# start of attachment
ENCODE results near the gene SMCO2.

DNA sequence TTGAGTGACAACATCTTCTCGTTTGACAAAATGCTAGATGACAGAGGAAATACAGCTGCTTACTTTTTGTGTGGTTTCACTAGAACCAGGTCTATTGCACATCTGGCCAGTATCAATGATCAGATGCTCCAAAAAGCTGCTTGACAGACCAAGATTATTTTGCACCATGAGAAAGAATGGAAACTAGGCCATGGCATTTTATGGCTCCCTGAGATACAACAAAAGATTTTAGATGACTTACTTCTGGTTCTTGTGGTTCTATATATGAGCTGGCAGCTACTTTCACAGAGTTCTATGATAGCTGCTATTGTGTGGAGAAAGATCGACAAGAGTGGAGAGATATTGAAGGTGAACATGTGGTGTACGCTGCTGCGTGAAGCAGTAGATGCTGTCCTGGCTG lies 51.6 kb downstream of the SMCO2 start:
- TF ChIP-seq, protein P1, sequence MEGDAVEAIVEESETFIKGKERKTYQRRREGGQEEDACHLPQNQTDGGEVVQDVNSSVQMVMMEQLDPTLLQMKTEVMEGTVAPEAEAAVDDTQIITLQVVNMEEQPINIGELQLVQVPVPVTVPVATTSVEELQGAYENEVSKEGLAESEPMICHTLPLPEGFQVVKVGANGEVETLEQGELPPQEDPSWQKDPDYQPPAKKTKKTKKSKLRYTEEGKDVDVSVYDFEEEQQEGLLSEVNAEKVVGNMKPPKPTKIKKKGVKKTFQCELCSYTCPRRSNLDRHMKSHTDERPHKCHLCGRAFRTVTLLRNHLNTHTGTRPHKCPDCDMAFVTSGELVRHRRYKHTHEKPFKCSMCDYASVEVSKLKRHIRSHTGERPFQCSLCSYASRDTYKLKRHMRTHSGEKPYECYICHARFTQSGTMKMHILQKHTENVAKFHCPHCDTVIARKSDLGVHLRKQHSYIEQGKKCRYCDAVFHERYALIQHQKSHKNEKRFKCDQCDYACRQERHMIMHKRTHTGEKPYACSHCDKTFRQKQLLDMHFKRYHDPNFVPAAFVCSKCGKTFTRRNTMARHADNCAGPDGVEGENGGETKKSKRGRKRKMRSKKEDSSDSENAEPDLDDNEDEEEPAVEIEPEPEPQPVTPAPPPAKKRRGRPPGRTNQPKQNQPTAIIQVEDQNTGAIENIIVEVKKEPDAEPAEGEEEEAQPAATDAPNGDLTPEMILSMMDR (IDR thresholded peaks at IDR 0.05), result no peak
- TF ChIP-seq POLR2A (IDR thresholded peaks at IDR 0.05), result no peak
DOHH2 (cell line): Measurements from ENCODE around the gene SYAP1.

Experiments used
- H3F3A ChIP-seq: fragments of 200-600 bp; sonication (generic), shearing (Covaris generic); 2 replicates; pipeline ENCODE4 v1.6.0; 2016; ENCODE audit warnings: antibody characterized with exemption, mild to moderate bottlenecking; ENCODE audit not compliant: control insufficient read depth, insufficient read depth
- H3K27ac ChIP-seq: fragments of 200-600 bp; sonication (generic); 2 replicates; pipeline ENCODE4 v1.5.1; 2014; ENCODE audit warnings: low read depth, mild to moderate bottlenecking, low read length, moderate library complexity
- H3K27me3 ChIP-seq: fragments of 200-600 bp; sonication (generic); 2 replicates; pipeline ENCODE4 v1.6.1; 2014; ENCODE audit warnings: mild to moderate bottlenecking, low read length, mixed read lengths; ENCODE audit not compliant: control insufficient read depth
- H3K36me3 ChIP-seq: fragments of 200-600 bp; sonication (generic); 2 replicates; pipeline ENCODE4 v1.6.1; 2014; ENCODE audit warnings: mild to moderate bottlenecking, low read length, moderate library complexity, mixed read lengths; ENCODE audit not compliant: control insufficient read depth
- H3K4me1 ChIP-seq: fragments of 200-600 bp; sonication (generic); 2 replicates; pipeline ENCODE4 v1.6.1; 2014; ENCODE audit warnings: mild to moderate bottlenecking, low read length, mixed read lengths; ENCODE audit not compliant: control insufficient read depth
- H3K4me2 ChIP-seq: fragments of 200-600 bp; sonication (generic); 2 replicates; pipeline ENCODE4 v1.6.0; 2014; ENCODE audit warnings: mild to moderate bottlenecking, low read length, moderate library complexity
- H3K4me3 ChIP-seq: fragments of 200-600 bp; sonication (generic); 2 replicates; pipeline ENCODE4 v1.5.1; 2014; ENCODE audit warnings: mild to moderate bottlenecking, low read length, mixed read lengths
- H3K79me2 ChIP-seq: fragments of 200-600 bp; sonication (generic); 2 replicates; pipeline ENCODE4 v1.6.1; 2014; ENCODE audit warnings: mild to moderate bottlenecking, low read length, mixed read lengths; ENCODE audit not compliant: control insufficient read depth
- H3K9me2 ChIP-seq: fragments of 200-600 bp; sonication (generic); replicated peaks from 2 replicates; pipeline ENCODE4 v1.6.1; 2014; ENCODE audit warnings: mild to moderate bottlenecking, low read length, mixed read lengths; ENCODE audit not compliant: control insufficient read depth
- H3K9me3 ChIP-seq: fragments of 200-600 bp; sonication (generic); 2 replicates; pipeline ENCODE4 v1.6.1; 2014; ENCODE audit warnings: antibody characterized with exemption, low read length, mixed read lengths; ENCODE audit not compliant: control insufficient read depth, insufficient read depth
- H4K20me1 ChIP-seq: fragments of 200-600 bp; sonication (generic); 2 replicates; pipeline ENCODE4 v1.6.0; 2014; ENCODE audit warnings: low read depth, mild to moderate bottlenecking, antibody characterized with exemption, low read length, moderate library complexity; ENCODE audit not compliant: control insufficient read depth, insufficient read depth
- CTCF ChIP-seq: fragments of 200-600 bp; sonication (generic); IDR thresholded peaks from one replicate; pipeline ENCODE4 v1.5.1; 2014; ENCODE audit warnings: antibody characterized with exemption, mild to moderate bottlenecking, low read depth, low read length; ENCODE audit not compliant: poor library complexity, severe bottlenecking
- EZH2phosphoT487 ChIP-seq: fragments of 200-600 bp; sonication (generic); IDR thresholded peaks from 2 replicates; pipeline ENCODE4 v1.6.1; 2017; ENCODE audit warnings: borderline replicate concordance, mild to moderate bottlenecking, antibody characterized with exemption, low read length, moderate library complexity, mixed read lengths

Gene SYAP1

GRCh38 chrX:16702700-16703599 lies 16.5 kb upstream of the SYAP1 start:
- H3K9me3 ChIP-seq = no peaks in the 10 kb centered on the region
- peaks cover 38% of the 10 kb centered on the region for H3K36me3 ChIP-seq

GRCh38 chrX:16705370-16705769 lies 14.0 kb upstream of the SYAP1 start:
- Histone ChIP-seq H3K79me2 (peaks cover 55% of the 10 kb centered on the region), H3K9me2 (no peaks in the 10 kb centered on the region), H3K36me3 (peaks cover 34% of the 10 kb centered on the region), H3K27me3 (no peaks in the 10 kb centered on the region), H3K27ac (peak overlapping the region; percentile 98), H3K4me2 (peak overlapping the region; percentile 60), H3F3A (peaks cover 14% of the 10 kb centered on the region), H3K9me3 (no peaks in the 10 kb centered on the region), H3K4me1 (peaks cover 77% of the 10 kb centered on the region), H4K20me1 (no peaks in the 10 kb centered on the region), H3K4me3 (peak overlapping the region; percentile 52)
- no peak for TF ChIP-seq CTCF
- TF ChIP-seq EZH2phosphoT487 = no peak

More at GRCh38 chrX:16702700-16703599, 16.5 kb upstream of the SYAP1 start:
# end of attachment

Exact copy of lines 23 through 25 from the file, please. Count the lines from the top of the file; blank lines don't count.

- peaks cover 38% of the 10 kb centered on the region for H3K36me3 ChIP-seq

GRCh38 chrX:16705370-16705769 lies 14.0 kb upstream of the SYAP1 start:
- Histone ChIP-seq H3K79me2 (peaks cover 55% of the 10 kb centered on the region), H3K9me2 (no peaks in the 10 kb centered on the region), H3K36me3 (peaks cover 34% of the 10 kb centered on the region), H3K27me3 (no peaks in the 10 kb centered on the region), H3K27ac (peak overlapping the region; percentile 98), H3K4me2 (peak overlapping the region; percentile 60), H3F3A (peaks cover 14% of the 10 kb centered on the region), H3K9me3 (no peaks in the 10 kb centered on the region), H3K4me1 (peaks cover 77% of the 10 kb centered on the region), H4K20me1 (no peaks in the 10 kb centered on the region), H3K4me3 (peak overlapping the region; percentile 52)